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The Library's Early Literacy Program

The Library's Early Literacy Program


Sing a Song

Do you have a fussy baby? A toddler that needs help completing a task like washing their hands? A preschooler tired of waiting in line? Sing a song! Singing is one of the easiest tools we have to soothe, focus and entertain our children - and it boosts brainpower too! 

Research tells us that music and song provide a lot of benefits for our little ones. One of these is language. When we sing, we naturally slow down our speech which allows children to focus on those individual sounds much easier. If you think about it, most of the time we talk very, very fast in our home language. This is fine when talking to another adult speaker, but young children need more time to process sounds so their brains can map language. This is called phonological awareness and is critical to understanding speech, learning to talk, and later, learning to read. Children who have a strong grasp of the sound structure of their home language - or strong phonological awareness - will have an easier time assigning sounds to letters and blending them together. Singing is one of the best ways to develop this skill and best of all, it's free and easy!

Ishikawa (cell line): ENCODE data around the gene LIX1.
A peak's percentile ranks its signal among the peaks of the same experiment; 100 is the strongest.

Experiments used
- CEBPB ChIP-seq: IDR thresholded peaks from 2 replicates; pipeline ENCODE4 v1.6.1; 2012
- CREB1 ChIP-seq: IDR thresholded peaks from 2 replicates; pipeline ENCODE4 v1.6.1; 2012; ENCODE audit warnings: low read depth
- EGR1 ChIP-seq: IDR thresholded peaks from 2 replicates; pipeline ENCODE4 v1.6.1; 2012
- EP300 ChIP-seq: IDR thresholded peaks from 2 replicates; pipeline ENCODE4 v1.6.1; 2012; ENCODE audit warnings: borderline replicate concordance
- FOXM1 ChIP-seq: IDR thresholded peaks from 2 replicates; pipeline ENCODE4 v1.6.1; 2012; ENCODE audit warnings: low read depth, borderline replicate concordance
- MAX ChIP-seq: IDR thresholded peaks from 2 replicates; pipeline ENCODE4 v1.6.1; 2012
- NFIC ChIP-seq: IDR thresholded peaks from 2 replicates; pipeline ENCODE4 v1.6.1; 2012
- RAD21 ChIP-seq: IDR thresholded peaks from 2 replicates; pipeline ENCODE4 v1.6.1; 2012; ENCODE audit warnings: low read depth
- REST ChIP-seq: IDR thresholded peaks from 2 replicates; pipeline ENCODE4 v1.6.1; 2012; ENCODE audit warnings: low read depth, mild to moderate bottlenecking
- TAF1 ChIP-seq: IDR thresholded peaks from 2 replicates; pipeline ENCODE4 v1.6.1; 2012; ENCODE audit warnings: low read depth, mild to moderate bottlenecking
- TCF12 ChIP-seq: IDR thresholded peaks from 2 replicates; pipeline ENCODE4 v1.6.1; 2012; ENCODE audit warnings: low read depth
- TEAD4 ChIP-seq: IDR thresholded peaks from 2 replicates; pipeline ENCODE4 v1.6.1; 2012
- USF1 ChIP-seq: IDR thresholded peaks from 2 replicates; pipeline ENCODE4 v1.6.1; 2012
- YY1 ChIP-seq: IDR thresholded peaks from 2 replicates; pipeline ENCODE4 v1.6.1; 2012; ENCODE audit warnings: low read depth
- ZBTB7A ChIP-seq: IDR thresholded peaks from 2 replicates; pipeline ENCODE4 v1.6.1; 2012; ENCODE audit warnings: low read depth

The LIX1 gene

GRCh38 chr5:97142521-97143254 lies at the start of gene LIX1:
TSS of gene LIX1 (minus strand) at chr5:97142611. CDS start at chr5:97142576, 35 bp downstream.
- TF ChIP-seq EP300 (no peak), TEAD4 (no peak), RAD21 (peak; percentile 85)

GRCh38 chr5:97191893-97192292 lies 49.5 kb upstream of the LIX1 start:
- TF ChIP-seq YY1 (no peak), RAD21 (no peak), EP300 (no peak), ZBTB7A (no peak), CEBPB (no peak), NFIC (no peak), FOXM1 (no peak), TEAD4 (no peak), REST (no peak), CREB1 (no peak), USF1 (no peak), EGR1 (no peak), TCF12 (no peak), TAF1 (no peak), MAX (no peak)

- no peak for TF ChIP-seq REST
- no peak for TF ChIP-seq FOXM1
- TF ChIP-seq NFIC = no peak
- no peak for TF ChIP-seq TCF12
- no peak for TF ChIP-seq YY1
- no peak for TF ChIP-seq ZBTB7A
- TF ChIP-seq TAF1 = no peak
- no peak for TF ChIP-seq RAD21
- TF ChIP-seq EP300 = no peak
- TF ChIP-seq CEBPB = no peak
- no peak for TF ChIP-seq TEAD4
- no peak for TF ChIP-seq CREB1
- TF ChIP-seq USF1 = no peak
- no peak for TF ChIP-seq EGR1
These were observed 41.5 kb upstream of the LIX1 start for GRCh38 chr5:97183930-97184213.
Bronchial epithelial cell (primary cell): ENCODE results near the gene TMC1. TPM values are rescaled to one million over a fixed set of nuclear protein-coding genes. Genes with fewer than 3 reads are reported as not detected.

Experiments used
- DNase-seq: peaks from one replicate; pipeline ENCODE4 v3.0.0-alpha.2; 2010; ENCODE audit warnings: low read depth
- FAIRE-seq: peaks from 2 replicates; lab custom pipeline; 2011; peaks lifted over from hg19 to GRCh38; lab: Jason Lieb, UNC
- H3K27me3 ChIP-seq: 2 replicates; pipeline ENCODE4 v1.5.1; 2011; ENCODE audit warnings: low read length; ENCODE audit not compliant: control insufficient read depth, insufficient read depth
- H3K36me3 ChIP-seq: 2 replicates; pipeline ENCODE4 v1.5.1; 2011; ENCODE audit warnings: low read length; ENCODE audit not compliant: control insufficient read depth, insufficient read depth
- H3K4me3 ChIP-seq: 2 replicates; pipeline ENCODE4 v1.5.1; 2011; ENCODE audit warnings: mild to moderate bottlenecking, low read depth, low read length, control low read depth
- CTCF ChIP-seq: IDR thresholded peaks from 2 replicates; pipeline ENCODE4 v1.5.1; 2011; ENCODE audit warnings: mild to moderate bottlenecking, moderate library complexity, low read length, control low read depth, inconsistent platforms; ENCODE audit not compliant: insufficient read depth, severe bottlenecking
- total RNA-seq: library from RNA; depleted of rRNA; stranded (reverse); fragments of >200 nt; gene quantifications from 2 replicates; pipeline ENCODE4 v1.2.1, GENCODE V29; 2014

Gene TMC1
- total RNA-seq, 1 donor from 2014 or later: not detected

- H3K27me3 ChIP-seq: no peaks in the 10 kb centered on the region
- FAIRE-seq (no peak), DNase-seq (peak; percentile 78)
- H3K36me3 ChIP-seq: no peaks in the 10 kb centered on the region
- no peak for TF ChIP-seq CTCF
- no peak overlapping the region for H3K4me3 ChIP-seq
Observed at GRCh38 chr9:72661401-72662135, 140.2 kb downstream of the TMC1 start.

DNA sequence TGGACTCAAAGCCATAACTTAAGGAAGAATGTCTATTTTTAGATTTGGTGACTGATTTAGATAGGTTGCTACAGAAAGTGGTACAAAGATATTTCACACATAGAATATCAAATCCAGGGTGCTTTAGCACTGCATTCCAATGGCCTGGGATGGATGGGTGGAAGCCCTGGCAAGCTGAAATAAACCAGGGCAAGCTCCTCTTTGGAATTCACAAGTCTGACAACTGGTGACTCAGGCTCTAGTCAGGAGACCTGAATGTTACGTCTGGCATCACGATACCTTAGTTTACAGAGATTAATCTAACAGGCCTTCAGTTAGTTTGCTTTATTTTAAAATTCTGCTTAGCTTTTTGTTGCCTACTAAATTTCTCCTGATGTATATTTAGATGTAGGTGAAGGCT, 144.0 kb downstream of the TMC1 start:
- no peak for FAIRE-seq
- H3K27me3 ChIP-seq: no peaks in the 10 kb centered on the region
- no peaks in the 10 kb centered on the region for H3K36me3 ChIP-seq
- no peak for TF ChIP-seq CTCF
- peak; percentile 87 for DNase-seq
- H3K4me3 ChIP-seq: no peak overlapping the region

Sing lullabies to help your little ones sleep or calm down after an upset. Sing songs about difficult transitions or tasks like washing hands or cleaning up toys. And keep several silly and fun songs in your toolbox for playtime or waiting times. Need some song ideas? No problem! Head over to the Library's Song page for lots of fun songs and more. Then, check out the Library's Racing to Read page for activity sets for babies, toddlers and preschoolers that include great songs. You'll be singing in no time!

Questions or want more ideas? Email